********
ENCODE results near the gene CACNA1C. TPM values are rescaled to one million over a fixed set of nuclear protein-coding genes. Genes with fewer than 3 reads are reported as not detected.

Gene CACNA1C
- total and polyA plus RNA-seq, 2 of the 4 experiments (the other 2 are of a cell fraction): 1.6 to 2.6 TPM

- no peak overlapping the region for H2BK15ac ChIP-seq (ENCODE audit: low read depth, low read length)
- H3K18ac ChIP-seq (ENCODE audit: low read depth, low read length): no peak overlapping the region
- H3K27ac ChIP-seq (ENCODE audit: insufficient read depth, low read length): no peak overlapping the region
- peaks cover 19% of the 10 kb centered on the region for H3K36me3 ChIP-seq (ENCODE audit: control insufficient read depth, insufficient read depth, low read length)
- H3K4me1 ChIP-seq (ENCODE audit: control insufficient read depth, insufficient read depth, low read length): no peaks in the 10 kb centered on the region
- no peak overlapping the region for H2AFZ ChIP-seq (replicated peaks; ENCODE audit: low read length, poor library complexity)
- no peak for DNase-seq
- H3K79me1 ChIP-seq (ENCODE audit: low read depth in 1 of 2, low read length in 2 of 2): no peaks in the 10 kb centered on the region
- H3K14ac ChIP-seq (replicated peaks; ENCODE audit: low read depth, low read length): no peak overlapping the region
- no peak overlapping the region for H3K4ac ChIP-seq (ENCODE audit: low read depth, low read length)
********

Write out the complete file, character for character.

ENCODE results near the gene CACNA1C. TPM values are rescaled to one million over a fixed set of nuclear protein-coding genes. Genes with fewer than 3 reads are reported as not detected.

Gene CACNA1C
- total and polyA plus RNA-seq, 2 of the 4 experiments (the other 2 are of a cell fraction): 1.6 to 2.6 TPM

- no peak overlapping the region for H2BK15ac ChIP-seq (ENCODE audit: low read depth, low read length)
- H3K18ac ChIP-seq (ENCODE audit: low read depth, low read length): no peak overlapping the region
- H3K27ac ChIP-seq (ENCODE audit: insufficient read depth, low read length): no peak overlapping the region
- peaks cover 19% of the 10 kb centered on the region for H3K36me3 ChIP-seq (ENCODE audit: control insufficient read depth, insufficient read depth, low read length)
- H3K4me1 ChIP-seq (ENCODE audit: control insufficient read depth, insufficient read depth, low read length): no peaks in the 10 kb centered on the region
- no peak overlapping the region for H2AFZ ChIP-seq (replicated peaks; ENCODE audit: low read length, poor library complexity)
- no peak for DNase-seq
- H3K79me1 ChIP-seq (ENCODE audit: low read depth in 1 of 2, low read length in 2 of 2): no peaks in the 10 kb centered on the region
- H3K14ac ChIP-seq (replicated peaks; ENCODE audit: low read depth, low read length): no peak overlapping the region
- no peak overlapping the region for H3K4ac ChIP-seq (ENCODE audit: low read depth, low read length)